IDEAS home Printed from
   My bibliography  Save this article

Financial factors and firm growth: evidence from financial data on Taiwanese firms


  • Khurshid M. Kiani
  • Ellen Huiru Chen
  • Zagros Madjd-Sadjadi


We investigate the possible predictability of firm growth in Taiwan using cross-sectional data of financial factors for the years 1997 and 2003 via principal component analysis. Our results reveal that the 18 financial variables (sales growth rate, total assets, total sales, return on assets, return on equity, gross margin, operating cost minus depreciation divided by sales plus other trading income, acid test ratio, debt--equity ratio, time interest earned, average receivables per average daily sales, inventory, average payables per average daily sales, working capital, working capital as a fraction of total assets, long-term liabilities as a fraction of total assets, and sales as a fraction of net worth of the firm) that we employ bunch together into five different financial ratios for the years 1997 and 2003 that are stable between these years. These financial factors are short-term liquidity, return on investment, long-term liquidity, firm size and capital turnover. Regressing these ratio groups (extracted principal components) on firm growth, we find return on investment in the year 1997 was positively and significantly related to firm growth, while long-term solvency was negatively related to firm growth. In addition, smaller firms tended to grow faster. By 2003, larger firms grew faster than smaller ones and short-term liquidity was positively and significantly related to firm growth, while return on investment was no longer a significant determining factor. Our findings suggest that firms that finance internally or do not rely too heavily on indebtedness may end up growing slower during boom periods but they are the ones that survive and outperform after the bust.

Suggested Citation

  • Khurshid M. Kiani & Ellen Huiru Chen & Zagros Madjd-Sadjadi, 2012. "Financial factors and firm growth: evidence from financial data on Taiwanese firms," Quantitative Finance, Taylor & Francis Journals, vol. 12(8), pages 1299-1314, January.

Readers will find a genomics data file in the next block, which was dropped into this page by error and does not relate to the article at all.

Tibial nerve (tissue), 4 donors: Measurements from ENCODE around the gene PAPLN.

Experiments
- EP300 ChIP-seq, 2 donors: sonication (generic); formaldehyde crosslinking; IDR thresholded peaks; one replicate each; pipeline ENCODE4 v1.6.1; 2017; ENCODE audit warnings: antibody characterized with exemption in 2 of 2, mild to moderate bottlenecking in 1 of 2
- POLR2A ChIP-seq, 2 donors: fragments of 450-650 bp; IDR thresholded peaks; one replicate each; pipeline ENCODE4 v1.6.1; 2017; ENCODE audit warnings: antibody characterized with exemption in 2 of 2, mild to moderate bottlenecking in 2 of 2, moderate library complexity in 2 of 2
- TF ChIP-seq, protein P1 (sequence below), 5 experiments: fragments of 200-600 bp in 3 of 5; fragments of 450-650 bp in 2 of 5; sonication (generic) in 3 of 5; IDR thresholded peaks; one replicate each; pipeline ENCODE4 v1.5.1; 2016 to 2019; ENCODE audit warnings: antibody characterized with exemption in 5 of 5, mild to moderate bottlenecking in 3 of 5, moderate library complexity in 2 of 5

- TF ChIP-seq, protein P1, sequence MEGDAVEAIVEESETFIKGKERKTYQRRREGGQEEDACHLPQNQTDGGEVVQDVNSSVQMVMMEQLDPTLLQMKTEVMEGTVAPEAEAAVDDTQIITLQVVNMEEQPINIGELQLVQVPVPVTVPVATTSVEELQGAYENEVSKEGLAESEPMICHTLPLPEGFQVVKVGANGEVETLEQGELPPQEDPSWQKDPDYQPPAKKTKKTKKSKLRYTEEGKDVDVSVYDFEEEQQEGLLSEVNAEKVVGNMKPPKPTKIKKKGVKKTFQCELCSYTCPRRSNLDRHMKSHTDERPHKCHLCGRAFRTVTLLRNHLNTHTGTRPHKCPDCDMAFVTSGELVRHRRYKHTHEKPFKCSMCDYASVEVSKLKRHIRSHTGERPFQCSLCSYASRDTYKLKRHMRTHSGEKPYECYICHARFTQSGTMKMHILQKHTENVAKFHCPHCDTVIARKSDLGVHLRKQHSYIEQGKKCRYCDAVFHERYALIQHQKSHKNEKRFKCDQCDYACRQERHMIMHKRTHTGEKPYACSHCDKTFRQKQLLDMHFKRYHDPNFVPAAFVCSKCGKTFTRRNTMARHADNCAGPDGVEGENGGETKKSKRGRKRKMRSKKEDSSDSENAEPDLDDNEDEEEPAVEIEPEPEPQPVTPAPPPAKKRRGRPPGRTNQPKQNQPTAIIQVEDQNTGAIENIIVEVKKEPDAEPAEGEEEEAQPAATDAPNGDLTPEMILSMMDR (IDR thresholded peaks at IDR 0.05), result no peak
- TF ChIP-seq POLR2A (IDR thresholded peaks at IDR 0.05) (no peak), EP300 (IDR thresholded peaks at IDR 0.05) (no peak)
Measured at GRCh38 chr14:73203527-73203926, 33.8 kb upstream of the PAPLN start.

• Handle: RePEc:taf:quantf:v:12:y:2012:i:8:p:1299-1314
    DOI: 10.1080/14697688.2011.556143

    Download full text from publisher

    File URL:
    Download Restriction: Access to full text is restricted to subscribers.

    As the access to this document is restricted, you may want to search for a different version of it.

    References listed on IDEAS

    1. Manning Mark J, 2003. "Finance Causes Growth: Can We Be So Sure?," The B.E. Journal of Macroeconomics, De Gruyter, vol. 3(1), pages 1-24, December.
    2. Chiattello, Marion L., 1974. "Comment: “On the Use of Principal Components Analysis to Interpret Cross-Sectional Differences among Commercial Banks”," Journal of Financial and Quantitative Analysis, Cambridge University Press, vol. 9(06), pages 1047-1051, December.
    Full references (including those not matched with items on IDEAS)


    Citations are extracted by the CitEc Project, subscribe to its RSS feed for this item.

    Cited by:

    1. Sorin Gabriel ANTON, 2016. "The Impact Of Leverage On Firm Growth. Empirical Evidence From Romanian Listed Firms," Review of Economic and Business Studies, Alexandru Ioan Cuza University, Faculty of Economics and Business Administration, issue 18, pages 147-158, December.
    2. Murmann Johann Peter & Korn Jenny & Worch Hagen, 2014. "How Fast Can Firms Grow?," Journal of Economics and Statistics (Jahrbuecher fuer Nationaloekonomie und Statistik), De Gruyter, vol. 234(2-3), pages 210-233, April.

    More about this item


    Access and download statistics


    All material on this site has been provided by the respective publishers and authors. You can help correct errors and omissions. When requesting a correction, please mention this item's handle: RePEc:taf:quantf:v:12:y:2012:i:8:p:1299-1314. See general information about how to correct material in RePEc.

    For technical questions regarding this item, or to correct its authors, title, abstract, bibliographic or download information, contact: (Chris Longhurst). General contact details of provider: .

    If you have authored this item and are not yet registered with RePEc, we encourage you to do it here. This allows to link your profile to this item. It also allows you to accept potential citations to this item that we are uncertain about.

    If CitEc recognized a reference but did not link an item in RePEc to it, you can help with this form .

    If you know of missing items citing this one, you can help us creating those links by adding the relevant references in the same way as above, for each refering item. If you are a registered author of this item, you may also want to check the "citations" tab in your RePEc Author Service profile, as there may be some citations waiting for confirmation.

    Please note that corrections may take a couple of weeks to filter through the various RePEc services.

    IDEAS is a RePEc service hosted by the Research Division of the Federal Reserve Bank of St. Louis . RePEc uses bibliographic data supplied by the respective publishers.